The Indianization of the Menu:
The big coup they have pulled off is by offering the entire range of donuts as eggless (except for the Cake donuts). This broadens their customer base significantly and will appeal to a larger section of the customer base - Fantastic move.
I almost expected Dunkin Donuts to offer Indian snacks (Samosas and the types). Again they have been really smart about this and are offering an international menu with the tastes tweaked to suit Indian palates. This way they are positioning themselves as an international food joint, not competing with the local kirana joints and can charge reasonably premium prices at which they can make money as a business. Their menu is essentially sandwiches with various breads. They are taking on the Coffee Days and the Costa Coffees head on with their food menu, but I expect their offerings and taste to be better than the ones offered at the competitors.
Their Coffee is where I am most disappointed - Dunkin in the US is known for their coffee - freshly brewed all the time and served from the glass kettles. In India, they are offering only the mixed coffees - Cappucinos and the likes. Guess their assessment is that the Indian consumer is not yet ready for light dicoction based coffee and will definitely not pay a premium for it. They also offer Cold Coffees, Coolatas & Smoothies. The price points are head on with Coffee Day.

How I think they will do in India?
My assessment is that their Donuts will be a big hit in India - they will make Donut Baker and Mad Over Donuts feel that they missed a trick in the bag. Not being the first mover in the space will actually give them an advantage here. Expect the place to be packed in the evenings and weekends with families, teenagers and college kids.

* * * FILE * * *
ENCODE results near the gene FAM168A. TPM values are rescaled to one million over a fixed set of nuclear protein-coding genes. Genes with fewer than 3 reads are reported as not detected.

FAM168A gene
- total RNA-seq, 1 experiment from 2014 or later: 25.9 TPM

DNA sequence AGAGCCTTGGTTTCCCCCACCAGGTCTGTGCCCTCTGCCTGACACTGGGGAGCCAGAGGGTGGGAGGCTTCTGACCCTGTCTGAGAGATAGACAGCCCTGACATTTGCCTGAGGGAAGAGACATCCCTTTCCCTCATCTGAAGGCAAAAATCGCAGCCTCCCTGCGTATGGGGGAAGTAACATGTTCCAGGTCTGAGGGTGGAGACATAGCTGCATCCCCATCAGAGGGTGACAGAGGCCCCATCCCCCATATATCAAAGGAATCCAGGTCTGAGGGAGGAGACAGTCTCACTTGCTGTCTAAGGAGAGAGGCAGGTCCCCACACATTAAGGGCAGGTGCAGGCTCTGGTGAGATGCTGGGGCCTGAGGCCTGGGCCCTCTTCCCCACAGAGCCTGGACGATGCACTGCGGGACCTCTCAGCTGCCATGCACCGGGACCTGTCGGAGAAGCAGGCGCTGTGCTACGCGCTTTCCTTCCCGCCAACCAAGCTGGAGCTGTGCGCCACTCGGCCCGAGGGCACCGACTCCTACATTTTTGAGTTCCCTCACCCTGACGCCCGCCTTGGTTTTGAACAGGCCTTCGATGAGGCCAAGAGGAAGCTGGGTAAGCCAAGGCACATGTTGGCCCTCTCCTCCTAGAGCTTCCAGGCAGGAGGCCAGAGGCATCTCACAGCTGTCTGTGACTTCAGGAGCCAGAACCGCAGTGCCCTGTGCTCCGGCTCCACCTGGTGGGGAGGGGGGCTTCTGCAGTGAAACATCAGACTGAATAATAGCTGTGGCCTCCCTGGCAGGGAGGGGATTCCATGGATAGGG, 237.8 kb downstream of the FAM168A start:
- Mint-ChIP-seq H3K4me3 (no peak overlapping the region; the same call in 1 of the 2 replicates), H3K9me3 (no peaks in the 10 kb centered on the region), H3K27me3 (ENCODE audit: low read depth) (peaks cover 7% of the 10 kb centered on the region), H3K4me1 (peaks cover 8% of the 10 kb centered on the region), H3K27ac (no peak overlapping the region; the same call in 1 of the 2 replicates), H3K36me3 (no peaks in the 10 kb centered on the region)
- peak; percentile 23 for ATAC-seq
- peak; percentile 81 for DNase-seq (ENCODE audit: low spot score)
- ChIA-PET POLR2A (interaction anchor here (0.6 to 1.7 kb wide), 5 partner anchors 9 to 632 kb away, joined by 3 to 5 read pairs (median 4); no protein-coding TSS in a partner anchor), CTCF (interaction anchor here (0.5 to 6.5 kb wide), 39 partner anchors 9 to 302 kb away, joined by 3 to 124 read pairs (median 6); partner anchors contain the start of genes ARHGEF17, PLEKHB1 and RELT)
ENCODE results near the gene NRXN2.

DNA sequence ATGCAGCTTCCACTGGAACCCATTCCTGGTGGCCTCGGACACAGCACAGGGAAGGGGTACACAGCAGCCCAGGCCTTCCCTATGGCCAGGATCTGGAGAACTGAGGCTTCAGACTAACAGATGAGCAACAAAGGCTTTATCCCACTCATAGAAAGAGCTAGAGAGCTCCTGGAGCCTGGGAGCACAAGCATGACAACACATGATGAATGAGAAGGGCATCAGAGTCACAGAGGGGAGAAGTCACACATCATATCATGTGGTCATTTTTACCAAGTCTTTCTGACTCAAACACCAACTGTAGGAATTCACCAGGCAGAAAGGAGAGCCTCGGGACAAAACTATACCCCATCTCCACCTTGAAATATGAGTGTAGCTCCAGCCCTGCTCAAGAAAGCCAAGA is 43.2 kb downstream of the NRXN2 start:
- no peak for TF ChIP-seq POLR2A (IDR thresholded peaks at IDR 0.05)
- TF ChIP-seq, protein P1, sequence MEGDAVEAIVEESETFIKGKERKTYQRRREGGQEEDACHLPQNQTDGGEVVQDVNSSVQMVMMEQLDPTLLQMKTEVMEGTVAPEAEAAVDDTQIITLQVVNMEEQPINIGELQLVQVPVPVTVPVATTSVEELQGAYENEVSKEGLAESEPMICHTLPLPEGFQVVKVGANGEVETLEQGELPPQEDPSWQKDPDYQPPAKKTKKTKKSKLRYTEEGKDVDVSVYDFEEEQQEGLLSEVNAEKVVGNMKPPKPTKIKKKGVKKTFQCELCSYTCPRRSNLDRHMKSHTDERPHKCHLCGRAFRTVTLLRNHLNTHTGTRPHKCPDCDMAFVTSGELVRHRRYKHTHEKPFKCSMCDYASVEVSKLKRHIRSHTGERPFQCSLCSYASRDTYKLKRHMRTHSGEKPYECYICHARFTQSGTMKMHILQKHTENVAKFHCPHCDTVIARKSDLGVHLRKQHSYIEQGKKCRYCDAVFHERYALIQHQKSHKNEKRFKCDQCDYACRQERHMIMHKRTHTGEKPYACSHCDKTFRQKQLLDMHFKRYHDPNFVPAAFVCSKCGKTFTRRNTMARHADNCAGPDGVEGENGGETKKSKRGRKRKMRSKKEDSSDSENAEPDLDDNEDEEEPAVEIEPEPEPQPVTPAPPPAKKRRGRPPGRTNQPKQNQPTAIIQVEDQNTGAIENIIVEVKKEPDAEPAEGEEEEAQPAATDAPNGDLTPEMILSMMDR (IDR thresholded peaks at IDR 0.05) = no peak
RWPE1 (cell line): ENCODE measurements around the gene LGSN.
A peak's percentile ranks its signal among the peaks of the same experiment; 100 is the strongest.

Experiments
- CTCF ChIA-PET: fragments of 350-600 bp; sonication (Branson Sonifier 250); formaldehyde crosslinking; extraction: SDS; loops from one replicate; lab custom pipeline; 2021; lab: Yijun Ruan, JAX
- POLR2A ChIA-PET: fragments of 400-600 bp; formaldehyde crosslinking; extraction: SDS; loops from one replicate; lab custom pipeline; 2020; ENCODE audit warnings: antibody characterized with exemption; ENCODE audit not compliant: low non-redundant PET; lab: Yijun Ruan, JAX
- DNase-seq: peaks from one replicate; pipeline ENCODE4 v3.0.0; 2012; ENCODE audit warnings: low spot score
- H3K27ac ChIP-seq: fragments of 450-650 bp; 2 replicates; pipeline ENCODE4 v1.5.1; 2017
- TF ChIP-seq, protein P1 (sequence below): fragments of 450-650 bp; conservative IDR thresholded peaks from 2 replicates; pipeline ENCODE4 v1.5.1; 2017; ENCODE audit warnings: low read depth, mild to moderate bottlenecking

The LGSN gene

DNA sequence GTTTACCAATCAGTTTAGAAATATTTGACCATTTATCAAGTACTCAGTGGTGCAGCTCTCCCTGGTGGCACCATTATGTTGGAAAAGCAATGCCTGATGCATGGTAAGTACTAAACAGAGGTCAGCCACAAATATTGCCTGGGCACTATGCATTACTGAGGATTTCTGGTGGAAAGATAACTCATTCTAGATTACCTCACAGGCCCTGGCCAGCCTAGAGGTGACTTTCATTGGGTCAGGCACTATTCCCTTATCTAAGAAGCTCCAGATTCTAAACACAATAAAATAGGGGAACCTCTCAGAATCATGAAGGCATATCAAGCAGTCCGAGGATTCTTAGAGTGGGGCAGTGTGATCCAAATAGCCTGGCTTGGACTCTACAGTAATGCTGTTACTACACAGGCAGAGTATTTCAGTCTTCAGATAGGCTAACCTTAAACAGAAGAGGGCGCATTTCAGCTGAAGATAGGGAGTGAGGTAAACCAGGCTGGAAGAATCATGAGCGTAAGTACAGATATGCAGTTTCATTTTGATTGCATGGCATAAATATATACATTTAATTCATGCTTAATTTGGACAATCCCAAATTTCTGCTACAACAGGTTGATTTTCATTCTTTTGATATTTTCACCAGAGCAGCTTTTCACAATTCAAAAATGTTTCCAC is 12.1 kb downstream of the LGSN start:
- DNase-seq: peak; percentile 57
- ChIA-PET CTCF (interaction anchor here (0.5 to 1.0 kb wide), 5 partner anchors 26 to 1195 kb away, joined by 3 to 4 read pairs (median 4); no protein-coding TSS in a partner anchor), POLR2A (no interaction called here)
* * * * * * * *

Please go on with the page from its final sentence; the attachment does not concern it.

As a coffee and hangout place, they will compete to some extent with the Coffee Days and the Costa Coffees. I haven't seen their interiors, but my assessment is that they will not be able to move the "Meeting Place" crowd from the Coffee Days.
I also expect their food menu (outside of Donuts) to undergo significant tweaks as they analyze customer behaviour and purchase patterns. My expectation is that Sales figures for their sandwiches will not be great in absolute terms, but will be far better than the other coffee shops.

Their Possible Master Stroke:
Other than opening new stores, the master stroke I expect them to pull off would be to leverage the Dominos Pizza stores and the super-strong delivery model to start selling and delivering Donuts. Essentially announce a partnership between Dominos and Dunkin Donuts in India, have a small Donut Kiosk in the Dominos stores and sell and deliver Donuts from those units. If they can get this partnership model right, they will be hugely popular and successful very quickly. Imagine families having the option to order Pizzas and Donuts from the same place with one call and getting it delivered promptly. This will become the default for Birthday parties and kiddie get-togethers. I am simply speculating and an actual partnership like this may not be possible for them to execute. 

Tuesday, May 1, 2012

How does the Restaurant Industry in China compare with the industry in India?

This single piece of data below from YUM Brands (the owners of the brands KFC, Pizza Hut and Taco Bell) will illustrate why China is an Elephant and India is, well, a baby elephant. 

The total for China above is from their Q1 earnings release. When you add the individual numbers, it comes to 4647. The missing 2 are probably Pizza Hut Home Delivery units.

According to YUM Brands, as stated publicly on their website, "We Consider China to be the greatest Restaurant opportunity of the 21st century" - http://www.yum.com/brands/china.asp

YUM added 168 new restaurants in China in Q1, 2012. The equivalent number for India is about 25. 

YUM has also created a local Chinese brand - East Dawning (Chinese food QSR). They also acquired a restaurant chain "Little Sheep" in 2011. The 300 Little Sheep restaurants are not included in the numbers above. 

Both China and India are fast growing markets, but it looks like despite the already large size, China is galloping faster than India and is on the way to become a Restaurant Industry Dinosaur. According to YUM's CEO, "We believe our new unit potential in emerging markets is the best in the restaurant industry and we’re still on the ground floor of growth".